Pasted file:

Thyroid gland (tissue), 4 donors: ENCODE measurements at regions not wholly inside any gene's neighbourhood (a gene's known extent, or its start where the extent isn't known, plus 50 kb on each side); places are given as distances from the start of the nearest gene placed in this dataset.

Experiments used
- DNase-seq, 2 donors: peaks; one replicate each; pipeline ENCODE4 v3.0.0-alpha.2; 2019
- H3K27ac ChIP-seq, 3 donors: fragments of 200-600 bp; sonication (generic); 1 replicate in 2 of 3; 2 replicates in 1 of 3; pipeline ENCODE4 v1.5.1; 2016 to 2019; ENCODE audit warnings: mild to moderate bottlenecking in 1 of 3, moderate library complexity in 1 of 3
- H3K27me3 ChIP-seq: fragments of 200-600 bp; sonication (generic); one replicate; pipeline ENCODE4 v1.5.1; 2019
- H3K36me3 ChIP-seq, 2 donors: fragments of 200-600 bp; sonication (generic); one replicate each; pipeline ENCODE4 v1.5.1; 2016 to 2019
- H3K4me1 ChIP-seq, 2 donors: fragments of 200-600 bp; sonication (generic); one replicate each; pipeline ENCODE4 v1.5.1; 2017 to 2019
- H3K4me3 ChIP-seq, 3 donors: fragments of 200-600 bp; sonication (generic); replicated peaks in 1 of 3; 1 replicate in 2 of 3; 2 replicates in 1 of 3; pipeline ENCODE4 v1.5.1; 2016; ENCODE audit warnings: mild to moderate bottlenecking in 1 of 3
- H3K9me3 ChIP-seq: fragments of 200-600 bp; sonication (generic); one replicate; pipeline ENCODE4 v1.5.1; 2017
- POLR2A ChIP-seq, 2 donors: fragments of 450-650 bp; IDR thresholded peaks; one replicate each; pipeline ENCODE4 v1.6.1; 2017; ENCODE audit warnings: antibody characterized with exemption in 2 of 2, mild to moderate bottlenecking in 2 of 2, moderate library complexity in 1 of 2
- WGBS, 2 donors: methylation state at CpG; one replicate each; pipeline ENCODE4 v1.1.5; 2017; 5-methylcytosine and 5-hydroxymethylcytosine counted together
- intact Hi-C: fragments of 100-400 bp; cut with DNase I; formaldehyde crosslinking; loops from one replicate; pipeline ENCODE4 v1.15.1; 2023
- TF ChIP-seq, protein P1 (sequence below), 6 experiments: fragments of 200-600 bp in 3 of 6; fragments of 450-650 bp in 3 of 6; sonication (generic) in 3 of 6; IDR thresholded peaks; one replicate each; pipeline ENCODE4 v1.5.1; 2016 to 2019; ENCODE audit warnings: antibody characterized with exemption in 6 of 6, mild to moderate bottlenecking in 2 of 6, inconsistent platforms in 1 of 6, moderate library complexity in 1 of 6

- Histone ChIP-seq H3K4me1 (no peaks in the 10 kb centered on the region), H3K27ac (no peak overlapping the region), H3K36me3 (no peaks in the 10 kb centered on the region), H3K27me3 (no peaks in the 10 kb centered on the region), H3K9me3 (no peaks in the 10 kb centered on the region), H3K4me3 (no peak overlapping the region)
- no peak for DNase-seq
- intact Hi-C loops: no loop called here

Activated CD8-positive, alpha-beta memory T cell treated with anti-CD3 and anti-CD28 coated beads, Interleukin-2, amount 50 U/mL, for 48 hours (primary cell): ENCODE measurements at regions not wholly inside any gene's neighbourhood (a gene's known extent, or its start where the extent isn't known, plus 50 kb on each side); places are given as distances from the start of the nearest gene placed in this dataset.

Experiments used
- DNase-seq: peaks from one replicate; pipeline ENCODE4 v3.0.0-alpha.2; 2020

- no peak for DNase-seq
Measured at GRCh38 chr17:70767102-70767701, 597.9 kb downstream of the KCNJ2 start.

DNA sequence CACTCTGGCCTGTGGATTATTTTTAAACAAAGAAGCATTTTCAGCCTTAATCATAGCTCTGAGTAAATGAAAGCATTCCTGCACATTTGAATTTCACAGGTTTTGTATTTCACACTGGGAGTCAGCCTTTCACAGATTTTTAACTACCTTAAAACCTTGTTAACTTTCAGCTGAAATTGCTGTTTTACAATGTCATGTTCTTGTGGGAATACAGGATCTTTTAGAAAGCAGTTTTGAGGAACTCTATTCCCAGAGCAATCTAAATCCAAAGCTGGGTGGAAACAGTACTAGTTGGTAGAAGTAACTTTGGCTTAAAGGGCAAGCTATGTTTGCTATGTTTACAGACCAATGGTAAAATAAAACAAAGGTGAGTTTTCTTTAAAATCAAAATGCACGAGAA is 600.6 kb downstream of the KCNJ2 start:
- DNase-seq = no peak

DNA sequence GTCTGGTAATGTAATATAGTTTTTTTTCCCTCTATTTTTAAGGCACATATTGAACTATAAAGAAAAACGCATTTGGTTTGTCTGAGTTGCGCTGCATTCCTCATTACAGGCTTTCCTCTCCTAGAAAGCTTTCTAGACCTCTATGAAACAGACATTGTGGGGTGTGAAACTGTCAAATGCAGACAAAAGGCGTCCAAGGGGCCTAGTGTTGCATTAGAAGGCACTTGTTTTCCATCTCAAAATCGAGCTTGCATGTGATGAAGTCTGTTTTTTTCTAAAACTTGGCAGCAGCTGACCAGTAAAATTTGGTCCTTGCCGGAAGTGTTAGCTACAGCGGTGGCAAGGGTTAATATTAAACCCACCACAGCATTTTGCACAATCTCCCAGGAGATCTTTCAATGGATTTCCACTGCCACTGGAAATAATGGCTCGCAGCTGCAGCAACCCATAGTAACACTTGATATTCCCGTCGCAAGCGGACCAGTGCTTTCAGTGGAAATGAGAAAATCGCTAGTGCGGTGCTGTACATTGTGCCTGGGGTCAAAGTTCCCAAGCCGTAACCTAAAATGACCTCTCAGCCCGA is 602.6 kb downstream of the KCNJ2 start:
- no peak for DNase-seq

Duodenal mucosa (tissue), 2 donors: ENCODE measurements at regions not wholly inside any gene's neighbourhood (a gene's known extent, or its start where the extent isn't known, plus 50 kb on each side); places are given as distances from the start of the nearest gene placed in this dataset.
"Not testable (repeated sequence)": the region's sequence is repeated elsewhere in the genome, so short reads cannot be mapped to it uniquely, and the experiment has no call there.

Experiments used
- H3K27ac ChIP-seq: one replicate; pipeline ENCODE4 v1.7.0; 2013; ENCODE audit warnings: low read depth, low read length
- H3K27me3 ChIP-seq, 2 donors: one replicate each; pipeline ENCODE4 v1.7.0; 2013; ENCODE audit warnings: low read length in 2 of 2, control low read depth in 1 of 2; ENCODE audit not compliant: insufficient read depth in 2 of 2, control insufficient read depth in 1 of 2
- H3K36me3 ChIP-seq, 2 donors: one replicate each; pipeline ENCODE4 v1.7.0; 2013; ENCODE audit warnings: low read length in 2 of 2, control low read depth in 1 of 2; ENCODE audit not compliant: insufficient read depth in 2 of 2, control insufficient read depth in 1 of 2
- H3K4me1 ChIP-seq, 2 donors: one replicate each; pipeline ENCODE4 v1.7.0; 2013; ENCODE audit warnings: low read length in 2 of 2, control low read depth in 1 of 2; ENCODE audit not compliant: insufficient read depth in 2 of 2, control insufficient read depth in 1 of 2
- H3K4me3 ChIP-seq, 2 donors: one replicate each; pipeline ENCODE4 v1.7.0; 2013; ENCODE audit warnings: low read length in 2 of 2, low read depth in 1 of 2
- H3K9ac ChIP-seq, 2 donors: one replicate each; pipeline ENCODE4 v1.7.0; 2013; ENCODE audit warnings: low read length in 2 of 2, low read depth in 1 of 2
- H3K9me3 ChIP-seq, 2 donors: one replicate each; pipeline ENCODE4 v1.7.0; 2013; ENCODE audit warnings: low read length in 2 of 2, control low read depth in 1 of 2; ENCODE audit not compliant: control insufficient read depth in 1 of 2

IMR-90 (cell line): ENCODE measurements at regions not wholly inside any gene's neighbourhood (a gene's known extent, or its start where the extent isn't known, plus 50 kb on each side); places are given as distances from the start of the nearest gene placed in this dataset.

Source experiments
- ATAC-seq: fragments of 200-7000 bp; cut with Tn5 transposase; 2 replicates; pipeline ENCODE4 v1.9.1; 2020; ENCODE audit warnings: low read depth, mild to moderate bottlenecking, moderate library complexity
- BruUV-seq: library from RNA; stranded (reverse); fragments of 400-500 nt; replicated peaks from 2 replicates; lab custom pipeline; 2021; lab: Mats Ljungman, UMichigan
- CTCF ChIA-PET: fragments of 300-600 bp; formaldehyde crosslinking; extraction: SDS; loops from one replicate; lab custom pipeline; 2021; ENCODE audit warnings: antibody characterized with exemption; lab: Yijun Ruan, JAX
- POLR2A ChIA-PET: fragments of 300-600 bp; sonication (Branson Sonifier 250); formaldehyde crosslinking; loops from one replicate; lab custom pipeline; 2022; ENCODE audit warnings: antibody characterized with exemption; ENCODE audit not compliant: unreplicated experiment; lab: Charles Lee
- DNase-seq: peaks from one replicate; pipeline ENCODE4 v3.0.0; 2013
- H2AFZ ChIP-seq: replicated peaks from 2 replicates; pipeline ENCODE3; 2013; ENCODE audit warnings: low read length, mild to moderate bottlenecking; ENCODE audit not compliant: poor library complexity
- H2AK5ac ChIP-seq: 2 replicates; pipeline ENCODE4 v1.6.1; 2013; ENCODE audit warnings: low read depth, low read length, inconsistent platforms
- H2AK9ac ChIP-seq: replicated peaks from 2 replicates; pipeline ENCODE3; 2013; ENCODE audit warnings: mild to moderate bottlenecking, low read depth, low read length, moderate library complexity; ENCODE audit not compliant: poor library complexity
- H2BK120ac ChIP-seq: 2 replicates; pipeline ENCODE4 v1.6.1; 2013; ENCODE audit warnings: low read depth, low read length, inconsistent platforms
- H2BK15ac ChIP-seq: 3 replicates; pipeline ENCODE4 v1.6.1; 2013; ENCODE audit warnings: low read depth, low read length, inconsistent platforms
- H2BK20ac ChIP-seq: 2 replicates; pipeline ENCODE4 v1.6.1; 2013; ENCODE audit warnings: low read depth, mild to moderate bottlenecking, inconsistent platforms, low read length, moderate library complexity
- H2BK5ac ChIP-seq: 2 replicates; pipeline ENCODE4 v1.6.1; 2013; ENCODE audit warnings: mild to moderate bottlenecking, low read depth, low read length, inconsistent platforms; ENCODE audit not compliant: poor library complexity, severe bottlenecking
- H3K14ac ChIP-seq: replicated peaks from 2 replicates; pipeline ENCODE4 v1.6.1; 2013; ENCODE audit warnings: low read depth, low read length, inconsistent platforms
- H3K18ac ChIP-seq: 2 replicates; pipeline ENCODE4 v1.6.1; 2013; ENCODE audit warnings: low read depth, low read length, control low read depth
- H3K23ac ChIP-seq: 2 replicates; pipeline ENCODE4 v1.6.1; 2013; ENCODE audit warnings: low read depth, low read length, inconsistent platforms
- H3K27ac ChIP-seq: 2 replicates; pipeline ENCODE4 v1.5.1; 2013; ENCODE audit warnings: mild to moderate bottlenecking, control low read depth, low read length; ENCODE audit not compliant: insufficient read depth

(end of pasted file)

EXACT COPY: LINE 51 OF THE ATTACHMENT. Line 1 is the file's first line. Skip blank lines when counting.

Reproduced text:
- H3K18ac ChIP-seq: 2 replicates; pipeline ENCODE4 v1.6.1; 2013; ENCODE audit warnings: low read depth, low read length, control low read depth